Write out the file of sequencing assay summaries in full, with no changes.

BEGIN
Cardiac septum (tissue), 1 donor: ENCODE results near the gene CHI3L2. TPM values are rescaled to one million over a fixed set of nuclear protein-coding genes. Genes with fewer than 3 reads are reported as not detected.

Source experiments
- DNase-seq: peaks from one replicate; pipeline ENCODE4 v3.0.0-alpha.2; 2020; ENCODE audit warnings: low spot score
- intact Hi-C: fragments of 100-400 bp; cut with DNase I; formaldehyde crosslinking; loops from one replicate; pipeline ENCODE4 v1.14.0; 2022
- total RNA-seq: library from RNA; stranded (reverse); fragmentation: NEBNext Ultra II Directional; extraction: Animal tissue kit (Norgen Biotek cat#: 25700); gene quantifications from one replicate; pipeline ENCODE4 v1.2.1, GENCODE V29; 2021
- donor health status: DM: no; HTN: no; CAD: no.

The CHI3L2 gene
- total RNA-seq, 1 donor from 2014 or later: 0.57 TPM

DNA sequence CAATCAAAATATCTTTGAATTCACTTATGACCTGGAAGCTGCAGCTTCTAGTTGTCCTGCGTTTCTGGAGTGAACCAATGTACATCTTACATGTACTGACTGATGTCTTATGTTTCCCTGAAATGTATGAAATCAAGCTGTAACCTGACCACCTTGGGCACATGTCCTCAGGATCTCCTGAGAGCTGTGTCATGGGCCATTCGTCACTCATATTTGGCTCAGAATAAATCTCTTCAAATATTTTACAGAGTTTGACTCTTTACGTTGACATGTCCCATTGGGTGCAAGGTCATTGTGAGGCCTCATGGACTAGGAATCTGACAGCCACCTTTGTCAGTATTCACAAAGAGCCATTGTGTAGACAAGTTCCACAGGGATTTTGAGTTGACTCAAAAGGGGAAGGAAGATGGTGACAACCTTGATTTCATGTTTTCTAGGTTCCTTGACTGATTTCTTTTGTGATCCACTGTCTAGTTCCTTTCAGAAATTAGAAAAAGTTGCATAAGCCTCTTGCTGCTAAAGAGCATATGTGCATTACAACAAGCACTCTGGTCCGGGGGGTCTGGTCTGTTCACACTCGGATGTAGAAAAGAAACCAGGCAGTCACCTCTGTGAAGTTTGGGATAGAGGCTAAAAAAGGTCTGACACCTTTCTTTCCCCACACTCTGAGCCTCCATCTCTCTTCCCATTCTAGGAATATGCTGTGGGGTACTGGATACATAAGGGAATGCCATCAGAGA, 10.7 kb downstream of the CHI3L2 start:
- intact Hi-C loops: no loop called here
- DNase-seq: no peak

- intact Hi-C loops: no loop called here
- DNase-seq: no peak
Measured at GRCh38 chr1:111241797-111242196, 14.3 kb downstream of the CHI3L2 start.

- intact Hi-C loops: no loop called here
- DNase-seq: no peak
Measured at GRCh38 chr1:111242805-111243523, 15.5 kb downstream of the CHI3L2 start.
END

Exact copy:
Cardiac septum (tissue), 1 donor: ENCODE results near the gene CHI3L2. TPM values are rescaled to one million over a fixed set of nuclear protein-coding genes. Genes with fewer than 3 reads are reported as not detected.

Source experiments
- DNase-seq: peaks from one replicate; pipeline ENCODE4 v3.0.0-alpha.2; 2020; ENCODE audit warnings: low spot score
- intact Hi-C: fragments of 100-400 bp; cut with DNase I; formaldehyde crosslinking; loops from one replicate; pipeline ENCODE4 v1.14.0; 2022
- total RNA-seq: library from RNA; stranded (reverse); fragmentation: NEBNext Ultra II Directional; extraction: Animal tissue kit (Norgen Biotek cat#: 25700); gene quantifications from one replicate; pipeline ENCODE4 v1.2.1, GENCODE V29; 2021
- donor health status: DM: no; HTN: no; CAD: no.

The CHI3L2 gene
- total RNA-seq, 1 donor from 2014 or later: 0.57 TPM

DNA sequence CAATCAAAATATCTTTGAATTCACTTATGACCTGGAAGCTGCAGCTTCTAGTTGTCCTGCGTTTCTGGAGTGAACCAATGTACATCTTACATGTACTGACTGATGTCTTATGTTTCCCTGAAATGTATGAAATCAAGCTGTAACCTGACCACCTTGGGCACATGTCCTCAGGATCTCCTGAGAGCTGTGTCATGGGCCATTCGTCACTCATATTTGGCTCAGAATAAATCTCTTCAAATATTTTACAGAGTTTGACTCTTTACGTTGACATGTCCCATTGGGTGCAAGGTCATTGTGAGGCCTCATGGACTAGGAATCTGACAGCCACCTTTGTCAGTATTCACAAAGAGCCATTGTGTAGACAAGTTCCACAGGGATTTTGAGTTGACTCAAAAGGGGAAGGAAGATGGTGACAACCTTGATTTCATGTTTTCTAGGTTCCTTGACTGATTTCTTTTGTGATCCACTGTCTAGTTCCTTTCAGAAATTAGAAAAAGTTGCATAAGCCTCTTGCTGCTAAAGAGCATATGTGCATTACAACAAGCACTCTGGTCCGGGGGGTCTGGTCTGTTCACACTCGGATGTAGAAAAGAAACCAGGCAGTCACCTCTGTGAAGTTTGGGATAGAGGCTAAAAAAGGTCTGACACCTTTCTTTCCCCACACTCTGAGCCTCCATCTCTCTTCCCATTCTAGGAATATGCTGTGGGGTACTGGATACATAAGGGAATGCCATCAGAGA, 10.7 kb downstream of the CHI3L2 start:
- intact Hi-C loops: no loop called here
- DNase-seq: no peak

- intact Hi-C loops: no loop called here
- DNase-seq: no peak
Measured at GRCh38 chr1:111241797-111242196, 14.3 kb downstream of the CHI3L2 start.

- intact Hi-C loops: no loop called here
- DNase-seq: no peak
Measured at GRCh38 chr1:111242805-111243523, 15.5 kb downstream of the CHI3L2 start.